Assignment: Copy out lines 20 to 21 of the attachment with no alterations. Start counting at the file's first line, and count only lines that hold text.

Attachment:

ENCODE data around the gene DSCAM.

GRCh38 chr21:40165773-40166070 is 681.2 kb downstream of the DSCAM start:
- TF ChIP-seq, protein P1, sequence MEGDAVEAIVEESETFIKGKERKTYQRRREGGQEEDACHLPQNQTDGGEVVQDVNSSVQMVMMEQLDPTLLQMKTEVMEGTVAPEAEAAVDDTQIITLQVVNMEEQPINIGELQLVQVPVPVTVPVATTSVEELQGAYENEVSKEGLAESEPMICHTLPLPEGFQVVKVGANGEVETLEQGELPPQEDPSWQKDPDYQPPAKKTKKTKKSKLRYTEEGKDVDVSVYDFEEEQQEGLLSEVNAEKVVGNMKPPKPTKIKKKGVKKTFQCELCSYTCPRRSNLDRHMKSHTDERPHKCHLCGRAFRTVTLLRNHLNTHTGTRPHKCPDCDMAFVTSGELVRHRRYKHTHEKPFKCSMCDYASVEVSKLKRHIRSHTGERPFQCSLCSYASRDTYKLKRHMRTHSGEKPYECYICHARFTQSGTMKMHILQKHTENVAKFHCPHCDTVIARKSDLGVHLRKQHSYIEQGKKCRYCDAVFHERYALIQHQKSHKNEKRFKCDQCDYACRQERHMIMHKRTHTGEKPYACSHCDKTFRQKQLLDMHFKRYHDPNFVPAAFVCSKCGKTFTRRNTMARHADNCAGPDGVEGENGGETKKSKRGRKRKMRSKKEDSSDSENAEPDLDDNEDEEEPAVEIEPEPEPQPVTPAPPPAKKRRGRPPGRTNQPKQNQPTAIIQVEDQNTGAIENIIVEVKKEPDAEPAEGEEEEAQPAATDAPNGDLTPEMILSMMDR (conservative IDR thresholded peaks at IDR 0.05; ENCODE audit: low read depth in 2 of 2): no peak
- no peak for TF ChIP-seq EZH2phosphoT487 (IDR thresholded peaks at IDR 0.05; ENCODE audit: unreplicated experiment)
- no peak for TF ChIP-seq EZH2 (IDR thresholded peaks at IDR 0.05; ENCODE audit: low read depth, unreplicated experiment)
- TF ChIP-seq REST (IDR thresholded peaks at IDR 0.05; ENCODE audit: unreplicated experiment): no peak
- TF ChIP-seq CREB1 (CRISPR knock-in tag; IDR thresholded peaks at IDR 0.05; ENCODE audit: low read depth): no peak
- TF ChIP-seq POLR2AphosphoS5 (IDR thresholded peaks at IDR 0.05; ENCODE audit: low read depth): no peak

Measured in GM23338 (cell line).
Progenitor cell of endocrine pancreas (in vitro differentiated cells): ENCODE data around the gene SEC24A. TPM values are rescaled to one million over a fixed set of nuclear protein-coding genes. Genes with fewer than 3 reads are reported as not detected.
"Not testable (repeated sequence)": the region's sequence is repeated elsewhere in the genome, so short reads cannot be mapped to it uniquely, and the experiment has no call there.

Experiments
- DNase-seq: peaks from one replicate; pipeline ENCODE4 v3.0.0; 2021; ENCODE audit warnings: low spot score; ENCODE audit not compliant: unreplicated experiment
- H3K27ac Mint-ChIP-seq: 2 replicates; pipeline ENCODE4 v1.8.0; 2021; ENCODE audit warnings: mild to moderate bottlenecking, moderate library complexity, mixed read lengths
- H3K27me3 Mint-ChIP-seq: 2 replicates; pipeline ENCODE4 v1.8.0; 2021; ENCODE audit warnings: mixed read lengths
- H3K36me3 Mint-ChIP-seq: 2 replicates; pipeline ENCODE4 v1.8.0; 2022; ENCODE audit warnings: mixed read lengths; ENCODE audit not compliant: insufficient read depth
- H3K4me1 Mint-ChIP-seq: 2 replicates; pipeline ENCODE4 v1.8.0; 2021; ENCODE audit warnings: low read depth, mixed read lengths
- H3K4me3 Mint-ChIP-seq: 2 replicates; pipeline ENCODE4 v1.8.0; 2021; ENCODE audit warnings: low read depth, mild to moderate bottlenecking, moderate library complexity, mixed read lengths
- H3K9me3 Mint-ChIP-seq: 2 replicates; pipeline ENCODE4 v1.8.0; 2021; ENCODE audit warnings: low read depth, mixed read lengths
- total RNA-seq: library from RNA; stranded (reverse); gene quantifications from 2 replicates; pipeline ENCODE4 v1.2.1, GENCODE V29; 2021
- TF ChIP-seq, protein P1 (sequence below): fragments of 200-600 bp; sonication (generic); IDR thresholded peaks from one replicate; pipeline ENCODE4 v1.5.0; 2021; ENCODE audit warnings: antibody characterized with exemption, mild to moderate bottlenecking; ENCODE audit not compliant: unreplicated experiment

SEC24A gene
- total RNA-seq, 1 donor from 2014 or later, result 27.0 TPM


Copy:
- total RNA-seq: library from RNA; stranded (reverse); gene quantifications from 2 replicates; pipeline ENCODE4 v1.2.1, GENCODE V29; 2021
- TF ChIP-seq, protein P1 (sequence below): fragments of 200-600 bp; sonication (generic); IDR thresholded peaks from one replicate; pipeline ENCODE4 v1.5.0; 2021; ENCODE audit warnings: antibody characterized with exemption, mild to moderate bottlenecking; ENCODE audit not compliant: unreplicated experiment